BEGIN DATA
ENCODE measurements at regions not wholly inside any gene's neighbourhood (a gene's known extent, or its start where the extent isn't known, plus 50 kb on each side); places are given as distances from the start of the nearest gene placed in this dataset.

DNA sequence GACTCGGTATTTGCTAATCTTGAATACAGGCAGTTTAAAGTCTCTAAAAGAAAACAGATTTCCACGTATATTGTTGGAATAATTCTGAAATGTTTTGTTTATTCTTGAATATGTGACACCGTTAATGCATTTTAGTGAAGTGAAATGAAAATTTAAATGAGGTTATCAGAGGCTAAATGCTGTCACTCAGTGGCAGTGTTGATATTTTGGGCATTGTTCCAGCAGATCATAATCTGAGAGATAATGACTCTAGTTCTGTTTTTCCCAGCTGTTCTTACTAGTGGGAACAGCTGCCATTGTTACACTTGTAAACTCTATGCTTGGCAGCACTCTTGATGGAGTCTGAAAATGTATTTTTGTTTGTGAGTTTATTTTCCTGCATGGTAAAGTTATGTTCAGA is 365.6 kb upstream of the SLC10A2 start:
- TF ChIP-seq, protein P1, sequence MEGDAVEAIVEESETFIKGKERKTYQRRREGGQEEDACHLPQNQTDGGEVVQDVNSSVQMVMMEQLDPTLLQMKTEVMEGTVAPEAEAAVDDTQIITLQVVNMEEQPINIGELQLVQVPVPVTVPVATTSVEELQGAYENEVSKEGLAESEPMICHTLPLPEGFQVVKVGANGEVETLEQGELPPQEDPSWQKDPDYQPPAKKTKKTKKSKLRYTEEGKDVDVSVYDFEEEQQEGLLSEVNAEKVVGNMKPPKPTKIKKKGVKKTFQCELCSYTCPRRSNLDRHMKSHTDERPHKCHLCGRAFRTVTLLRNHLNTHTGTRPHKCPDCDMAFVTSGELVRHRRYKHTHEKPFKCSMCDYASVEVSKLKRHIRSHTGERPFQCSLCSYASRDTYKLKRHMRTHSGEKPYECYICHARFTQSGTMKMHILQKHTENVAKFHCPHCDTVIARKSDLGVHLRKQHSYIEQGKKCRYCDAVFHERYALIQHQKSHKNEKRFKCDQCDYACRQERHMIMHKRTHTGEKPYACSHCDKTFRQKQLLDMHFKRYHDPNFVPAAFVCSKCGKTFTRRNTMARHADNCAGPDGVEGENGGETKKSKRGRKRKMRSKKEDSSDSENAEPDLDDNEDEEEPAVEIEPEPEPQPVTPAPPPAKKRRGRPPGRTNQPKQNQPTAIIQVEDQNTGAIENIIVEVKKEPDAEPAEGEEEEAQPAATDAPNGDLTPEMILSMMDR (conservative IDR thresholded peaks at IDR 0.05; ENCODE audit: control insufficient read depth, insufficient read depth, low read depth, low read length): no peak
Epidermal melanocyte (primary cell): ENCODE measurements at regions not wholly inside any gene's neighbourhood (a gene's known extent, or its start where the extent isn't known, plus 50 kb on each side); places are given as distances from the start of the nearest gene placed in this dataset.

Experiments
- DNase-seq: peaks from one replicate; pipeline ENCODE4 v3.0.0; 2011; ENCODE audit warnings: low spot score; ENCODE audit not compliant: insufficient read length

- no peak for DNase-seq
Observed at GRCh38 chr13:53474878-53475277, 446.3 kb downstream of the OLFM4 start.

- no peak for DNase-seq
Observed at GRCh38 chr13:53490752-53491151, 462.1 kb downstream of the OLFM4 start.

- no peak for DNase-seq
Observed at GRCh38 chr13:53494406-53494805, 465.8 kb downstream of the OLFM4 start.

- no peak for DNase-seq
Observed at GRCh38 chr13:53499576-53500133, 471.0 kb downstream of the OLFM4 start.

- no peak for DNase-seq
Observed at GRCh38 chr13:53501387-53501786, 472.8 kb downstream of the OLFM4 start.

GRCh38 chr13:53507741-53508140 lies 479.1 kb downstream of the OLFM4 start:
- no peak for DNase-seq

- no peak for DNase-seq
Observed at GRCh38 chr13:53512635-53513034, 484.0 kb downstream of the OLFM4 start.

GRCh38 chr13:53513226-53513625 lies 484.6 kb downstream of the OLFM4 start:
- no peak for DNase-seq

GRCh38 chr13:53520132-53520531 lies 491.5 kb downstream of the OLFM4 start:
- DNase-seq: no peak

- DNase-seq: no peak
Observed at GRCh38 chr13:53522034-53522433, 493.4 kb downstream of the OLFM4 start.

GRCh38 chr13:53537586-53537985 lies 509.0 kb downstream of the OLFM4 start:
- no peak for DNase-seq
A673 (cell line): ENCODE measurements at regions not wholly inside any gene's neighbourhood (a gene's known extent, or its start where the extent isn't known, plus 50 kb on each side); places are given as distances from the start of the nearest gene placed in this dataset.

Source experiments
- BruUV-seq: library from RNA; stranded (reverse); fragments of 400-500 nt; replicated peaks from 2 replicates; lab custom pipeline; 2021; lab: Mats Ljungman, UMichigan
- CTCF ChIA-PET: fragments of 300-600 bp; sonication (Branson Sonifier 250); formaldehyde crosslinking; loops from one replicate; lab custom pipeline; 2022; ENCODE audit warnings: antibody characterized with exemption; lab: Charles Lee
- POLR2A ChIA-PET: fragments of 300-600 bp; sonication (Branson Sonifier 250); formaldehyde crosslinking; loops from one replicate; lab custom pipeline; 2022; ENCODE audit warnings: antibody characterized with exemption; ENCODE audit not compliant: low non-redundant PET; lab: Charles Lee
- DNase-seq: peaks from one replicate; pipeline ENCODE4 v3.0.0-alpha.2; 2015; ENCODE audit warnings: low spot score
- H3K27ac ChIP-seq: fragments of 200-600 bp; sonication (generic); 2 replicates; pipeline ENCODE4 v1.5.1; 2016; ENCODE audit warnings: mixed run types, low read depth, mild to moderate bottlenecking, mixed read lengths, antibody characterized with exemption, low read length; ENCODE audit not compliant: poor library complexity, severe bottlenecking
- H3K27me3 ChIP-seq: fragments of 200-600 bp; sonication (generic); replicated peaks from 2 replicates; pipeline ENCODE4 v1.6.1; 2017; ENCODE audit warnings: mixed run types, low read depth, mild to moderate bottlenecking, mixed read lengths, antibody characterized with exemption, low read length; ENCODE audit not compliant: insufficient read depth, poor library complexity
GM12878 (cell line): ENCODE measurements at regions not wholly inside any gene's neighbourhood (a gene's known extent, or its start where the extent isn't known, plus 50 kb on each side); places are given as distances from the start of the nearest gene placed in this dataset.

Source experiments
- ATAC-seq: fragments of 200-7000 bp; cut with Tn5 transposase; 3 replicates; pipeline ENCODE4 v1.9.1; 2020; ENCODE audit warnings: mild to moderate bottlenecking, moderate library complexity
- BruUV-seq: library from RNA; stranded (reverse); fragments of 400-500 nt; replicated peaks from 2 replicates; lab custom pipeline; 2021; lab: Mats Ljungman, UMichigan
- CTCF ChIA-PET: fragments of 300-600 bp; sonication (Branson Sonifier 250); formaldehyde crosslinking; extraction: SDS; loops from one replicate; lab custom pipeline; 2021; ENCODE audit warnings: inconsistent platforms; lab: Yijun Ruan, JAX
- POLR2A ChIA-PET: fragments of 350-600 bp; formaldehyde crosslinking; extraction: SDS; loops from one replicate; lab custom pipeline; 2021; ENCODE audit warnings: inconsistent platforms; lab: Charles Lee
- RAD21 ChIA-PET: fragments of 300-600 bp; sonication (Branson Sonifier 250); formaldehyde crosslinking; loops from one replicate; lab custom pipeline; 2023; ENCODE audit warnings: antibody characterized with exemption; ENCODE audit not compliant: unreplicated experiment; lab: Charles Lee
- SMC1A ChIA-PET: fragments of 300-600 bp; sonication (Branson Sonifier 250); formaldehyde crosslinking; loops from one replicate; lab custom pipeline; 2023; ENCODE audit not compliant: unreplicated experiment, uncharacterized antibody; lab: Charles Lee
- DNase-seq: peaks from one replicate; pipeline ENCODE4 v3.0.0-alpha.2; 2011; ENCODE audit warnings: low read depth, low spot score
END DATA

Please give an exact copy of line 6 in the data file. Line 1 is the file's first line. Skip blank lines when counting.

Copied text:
- DNase-seq: peaks from one replicate; pipeline ENCODE4 v3.0.0; 2011; ENCODE audit warnings: low spot score; ENCODE audit not compliant: insufficient read length